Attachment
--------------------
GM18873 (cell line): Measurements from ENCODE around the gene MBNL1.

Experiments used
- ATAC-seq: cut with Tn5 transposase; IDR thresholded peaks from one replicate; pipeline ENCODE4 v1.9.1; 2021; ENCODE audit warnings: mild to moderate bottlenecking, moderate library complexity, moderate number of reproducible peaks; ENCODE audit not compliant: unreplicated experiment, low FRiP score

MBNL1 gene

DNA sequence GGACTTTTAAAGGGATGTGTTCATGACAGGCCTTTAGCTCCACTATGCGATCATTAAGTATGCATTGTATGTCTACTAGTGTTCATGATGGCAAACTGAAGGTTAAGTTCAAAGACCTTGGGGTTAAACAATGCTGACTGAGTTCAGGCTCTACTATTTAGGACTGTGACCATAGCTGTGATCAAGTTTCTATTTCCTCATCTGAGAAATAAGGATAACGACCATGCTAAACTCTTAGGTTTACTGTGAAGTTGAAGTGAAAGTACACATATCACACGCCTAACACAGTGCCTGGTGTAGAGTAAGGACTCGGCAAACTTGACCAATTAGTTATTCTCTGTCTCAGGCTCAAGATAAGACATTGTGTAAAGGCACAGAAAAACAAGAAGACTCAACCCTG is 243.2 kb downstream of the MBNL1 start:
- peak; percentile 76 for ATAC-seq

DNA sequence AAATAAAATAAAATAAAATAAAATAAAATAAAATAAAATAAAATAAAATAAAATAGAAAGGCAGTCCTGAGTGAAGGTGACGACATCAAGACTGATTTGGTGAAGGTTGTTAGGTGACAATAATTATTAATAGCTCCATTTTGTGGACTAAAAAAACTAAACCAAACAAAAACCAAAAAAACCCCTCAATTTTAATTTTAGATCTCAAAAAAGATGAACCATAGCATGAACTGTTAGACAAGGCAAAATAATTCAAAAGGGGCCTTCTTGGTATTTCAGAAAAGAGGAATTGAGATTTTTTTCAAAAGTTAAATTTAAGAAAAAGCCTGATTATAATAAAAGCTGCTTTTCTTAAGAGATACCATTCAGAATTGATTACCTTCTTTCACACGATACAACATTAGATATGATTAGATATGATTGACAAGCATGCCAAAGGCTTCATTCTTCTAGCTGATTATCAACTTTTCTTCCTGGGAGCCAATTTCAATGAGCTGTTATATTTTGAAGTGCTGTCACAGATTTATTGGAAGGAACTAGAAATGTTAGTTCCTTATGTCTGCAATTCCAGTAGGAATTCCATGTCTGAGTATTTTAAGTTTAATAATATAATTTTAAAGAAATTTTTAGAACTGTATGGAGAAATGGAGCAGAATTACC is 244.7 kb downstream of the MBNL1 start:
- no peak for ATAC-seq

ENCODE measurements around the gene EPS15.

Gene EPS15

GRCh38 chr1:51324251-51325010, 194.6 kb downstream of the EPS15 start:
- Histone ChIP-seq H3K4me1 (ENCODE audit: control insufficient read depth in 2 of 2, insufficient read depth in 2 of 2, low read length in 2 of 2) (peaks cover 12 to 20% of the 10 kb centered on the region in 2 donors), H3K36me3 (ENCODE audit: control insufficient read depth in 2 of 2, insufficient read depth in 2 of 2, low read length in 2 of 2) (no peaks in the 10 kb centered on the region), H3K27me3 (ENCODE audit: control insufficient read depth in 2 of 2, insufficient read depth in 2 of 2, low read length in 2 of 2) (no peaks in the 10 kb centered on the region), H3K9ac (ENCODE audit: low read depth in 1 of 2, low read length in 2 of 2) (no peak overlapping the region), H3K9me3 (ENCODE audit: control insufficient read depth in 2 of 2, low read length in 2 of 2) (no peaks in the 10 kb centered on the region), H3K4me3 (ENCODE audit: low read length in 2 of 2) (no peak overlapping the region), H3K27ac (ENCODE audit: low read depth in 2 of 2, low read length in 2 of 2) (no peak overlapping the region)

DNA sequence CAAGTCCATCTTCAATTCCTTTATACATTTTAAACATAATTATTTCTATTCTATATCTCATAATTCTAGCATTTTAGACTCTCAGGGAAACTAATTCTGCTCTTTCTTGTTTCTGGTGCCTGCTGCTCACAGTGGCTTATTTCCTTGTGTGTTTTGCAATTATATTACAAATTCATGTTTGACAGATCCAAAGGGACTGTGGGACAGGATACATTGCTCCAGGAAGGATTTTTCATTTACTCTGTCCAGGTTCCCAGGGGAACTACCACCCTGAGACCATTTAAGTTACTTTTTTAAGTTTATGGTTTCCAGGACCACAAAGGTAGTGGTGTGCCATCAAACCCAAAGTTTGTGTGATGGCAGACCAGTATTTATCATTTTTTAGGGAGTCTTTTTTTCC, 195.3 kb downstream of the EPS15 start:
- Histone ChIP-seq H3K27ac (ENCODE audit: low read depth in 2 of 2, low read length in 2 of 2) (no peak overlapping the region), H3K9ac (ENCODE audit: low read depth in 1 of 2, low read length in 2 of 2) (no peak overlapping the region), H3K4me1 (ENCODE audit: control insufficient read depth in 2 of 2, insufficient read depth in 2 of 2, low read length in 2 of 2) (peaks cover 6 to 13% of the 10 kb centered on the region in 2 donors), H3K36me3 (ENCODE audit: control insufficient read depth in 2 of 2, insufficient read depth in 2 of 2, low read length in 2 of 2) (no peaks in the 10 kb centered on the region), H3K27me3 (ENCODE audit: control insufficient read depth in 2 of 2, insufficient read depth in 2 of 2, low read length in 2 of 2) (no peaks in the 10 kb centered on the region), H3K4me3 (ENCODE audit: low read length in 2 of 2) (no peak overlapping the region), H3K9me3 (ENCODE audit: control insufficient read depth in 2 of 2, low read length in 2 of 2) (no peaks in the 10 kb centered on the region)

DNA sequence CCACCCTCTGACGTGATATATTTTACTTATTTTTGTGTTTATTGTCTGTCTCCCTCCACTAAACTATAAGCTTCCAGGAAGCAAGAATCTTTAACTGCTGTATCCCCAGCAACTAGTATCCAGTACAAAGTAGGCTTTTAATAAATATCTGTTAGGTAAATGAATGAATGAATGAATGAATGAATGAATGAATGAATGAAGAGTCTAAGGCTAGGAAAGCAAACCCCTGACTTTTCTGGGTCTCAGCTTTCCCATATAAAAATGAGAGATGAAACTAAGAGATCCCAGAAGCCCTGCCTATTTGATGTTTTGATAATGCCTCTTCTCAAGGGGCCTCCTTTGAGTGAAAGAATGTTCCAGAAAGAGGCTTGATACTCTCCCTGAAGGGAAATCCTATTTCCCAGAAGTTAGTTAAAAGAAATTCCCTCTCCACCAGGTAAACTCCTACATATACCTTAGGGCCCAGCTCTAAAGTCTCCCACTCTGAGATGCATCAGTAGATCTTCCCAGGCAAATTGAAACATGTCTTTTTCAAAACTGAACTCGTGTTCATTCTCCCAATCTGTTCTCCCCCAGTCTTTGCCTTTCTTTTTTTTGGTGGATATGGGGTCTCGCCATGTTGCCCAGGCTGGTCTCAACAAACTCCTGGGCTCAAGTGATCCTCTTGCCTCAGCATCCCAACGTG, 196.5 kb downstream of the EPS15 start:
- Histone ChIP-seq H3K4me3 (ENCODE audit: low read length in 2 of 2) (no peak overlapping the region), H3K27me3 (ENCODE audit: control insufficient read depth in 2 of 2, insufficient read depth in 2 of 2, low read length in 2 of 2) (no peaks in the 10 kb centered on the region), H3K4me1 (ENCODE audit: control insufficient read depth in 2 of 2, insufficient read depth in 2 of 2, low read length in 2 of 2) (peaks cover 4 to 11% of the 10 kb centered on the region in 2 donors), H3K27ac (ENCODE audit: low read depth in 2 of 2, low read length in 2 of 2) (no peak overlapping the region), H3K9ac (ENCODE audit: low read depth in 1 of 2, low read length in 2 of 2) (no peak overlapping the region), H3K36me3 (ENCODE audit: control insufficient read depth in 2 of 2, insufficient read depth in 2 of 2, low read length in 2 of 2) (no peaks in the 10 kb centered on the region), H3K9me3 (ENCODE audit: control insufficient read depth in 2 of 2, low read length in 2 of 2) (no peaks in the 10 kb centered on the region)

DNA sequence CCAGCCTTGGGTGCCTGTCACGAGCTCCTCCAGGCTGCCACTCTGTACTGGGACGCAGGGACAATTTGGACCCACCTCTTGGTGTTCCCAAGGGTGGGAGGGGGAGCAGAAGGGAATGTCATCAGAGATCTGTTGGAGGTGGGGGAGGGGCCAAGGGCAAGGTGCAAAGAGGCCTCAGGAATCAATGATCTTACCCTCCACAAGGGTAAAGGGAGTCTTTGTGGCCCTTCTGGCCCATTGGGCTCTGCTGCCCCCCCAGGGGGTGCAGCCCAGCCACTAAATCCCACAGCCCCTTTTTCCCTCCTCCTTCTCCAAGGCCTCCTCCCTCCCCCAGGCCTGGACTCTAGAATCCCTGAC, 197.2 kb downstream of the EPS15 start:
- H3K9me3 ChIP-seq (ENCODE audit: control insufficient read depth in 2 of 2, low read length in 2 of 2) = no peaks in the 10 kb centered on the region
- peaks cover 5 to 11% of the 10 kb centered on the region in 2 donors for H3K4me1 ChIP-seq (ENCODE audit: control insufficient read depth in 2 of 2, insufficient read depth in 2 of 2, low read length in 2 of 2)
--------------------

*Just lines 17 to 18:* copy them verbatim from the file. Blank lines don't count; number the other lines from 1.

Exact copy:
DNA sequence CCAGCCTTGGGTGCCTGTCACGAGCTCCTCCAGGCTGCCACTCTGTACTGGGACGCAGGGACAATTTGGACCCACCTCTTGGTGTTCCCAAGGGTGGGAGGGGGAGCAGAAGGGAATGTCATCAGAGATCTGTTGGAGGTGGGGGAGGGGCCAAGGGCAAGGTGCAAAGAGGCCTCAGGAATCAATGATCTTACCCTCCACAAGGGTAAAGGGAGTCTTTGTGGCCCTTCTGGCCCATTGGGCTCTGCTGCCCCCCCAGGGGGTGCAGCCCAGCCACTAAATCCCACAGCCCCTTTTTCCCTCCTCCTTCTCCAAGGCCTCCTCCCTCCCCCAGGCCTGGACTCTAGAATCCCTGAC, 197.2 kb downstream of the EPS15 start:
- H3K9me3 ChIP-seq (ENCODE audit: control insufficient read depth in 2 of 2, low read length in 2 of 2) = no peaks in the 10 kb centered on the region